Twitter‘s famous “verified” blue checkmark is an icon of social media status, indicating that a user is a notable public figure or celebrity. However, the platform has recently introduced a new program called Twitter Blue, which offers a range of premium features for a monthly subscription fee of $8 (or $11 for iOS app). This has led to concerns that the “legacy” verified accounts – those who were verified before the introduction of Twitter Blue – will lose their status unless they subscribe to the program.
Initially, the deadline for legacy verified users to either subscribe to Twitter Blue or risk losing their blue checkmark was set for April 1st. However, there has been little indication that much has changed since that date. Nevertheless, the controversy surrounding this issue has not gone away, and Elon Musk has recently weighed in with his own announcement.
Musk, who has a large following on Twitter and is known for his frequent and often controversial tweets, has stated that the “final” date for removing legacy checkmarks will be April 20th – which happens to be a notable date in the cannabis culture. Musk’s tweet about the matter has sparked both humor and concern among Twitter users, as it remains to be seen whether this will actually happen.
However, this is not the first time that Musk has made promises about Twitter that have not been fulfilled. He previously announced that the platform would offer ad revenue splits for creators, but this feature never materialized. Additionally, he stated that Twitter was done with layoffs before the company proceeded with more rounds of layoffs. Therefore, some users are understandably skeptical about Musk’s latest announcement.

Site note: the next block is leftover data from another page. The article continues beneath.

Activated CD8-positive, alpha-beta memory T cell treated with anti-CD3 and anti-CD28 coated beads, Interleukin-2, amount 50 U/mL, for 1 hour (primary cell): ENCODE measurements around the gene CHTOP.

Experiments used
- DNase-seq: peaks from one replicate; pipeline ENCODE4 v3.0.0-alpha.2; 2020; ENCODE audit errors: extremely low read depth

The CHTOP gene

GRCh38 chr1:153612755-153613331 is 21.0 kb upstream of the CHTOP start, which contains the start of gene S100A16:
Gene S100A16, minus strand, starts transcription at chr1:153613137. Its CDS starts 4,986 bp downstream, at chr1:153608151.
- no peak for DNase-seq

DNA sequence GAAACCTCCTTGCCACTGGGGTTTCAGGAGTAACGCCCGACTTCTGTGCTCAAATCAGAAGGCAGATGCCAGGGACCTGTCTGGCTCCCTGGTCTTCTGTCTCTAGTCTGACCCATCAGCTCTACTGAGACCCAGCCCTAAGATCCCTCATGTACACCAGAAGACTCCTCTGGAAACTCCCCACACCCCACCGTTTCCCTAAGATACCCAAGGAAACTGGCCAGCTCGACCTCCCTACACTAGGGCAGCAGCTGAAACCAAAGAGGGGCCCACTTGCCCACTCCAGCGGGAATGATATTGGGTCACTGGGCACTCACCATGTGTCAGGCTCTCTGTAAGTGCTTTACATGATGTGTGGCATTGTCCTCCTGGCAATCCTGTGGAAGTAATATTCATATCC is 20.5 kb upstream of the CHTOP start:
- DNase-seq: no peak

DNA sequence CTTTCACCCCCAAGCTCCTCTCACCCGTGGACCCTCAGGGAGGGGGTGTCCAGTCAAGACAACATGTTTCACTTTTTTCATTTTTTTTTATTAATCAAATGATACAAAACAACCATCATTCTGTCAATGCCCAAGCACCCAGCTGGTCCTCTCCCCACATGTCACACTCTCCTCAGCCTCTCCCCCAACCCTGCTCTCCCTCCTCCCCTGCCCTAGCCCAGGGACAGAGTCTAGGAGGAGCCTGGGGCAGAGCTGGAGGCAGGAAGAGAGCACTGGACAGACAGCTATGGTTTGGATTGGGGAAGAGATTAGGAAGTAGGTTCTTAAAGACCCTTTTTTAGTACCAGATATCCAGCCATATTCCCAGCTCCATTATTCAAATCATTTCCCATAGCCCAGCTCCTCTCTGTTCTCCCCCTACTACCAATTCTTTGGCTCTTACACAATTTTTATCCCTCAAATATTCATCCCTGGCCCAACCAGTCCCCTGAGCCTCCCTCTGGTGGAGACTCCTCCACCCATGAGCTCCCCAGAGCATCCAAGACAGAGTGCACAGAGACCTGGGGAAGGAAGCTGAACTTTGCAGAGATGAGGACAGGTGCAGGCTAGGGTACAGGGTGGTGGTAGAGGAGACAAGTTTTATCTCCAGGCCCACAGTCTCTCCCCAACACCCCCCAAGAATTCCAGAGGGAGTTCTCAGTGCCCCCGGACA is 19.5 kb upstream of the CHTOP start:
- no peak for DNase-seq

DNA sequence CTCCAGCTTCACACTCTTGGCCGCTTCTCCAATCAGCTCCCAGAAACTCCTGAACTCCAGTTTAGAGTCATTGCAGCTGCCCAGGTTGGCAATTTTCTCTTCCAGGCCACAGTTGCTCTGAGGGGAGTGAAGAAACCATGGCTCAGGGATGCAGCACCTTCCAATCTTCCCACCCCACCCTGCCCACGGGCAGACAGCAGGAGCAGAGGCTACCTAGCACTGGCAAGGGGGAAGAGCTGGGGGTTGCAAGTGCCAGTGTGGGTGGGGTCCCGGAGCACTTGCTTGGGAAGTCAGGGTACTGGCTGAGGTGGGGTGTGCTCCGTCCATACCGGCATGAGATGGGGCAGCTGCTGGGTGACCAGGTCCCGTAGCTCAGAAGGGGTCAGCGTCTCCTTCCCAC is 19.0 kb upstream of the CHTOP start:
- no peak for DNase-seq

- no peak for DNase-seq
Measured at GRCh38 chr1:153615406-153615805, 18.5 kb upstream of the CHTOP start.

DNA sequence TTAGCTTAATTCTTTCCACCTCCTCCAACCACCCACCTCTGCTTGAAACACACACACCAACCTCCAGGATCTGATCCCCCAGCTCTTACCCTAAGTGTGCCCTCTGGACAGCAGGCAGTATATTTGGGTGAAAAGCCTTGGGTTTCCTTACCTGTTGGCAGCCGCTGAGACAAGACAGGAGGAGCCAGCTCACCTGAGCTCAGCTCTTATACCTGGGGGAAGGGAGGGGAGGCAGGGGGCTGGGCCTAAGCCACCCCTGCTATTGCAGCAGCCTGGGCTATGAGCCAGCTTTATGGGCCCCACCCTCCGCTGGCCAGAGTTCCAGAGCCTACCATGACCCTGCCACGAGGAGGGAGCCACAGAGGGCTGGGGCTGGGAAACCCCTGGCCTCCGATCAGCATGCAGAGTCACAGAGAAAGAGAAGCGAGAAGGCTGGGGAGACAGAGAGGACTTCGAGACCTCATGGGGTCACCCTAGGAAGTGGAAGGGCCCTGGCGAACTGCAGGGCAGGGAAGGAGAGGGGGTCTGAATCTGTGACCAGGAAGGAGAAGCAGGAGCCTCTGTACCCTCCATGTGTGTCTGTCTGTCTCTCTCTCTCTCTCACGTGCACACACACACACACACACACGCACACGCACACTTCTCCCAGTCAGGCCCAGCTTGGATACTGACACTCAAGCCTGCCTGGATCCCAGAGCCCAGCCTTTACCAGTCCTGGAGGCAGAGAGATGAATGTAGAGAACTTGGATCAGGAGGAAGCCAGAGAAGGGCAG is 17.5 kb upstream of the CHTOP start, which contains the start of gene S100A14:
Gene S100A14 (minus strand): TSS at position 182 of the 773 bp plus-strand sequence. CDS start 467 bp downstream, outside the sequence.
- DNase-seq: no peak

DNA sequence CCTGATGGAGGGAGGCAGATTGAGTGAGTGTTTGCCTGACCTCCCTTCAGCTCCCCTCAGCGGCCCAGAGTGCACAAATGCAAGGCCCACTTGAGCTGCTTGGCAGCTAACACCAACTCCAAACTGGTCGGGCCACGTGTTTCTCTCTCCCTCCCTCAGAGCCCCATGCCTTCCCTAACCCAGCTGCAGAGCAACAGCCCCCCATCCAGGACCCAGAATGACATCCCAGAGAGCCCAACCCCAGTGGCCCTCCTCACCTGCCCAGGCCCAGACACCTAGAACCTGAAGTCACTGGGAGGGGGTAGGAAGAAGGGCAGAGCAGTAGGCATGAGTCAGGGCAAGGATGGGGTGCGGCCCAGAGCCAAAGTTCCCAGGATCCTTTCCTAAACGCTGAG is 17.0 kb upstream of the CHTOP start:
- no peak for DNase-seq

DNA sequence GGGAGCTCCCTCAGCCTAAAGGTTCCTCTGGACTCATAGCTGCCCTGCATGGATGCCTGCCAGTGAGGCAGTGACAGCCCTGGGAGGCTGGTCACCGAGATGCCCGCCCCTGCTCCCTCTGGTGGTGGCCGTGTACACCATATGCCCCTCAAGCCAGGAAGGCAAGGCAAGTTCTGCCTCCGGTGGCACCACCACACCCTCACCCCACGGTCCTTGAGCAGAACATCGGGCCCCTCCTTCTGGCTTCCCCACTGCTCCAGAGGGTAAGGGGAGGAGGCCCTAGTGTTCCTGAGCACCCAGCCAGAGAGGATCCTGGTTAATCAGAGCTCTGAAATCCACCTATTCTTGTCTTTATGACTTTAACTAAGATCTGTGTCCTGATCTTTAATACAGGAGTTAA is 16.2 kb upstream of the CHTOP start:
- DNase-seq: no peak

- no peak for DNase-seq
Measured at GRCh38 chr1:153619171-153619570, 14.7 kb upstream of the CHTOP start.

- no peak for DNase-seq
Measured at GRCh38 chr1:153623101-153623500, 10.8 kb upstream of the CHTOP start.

The issue of Twitter Blue and legacy verification has highlighted the increasing commercialization of social media platforms. Twitter is not the only platform to offer premium features for a fee, as other social media giants such as Facebook and Instagram also offer a similar program called “Meta Verified.” However, the concern is that this will create a two-tiered system, where those who can afford to pay for premium features will have an advantage over those who cannot.
Furthermore, the issue of legacy verification raises questions about the value of social media status symbols. The blue checkmark has long been a coveted symbol of social media success, but the introduction of Twitter Blue and the potential loss of the blue checkmark for legacy users has called into question its true worth. Is it simply a symbol of status, or does it actually confer any meaningful benefits?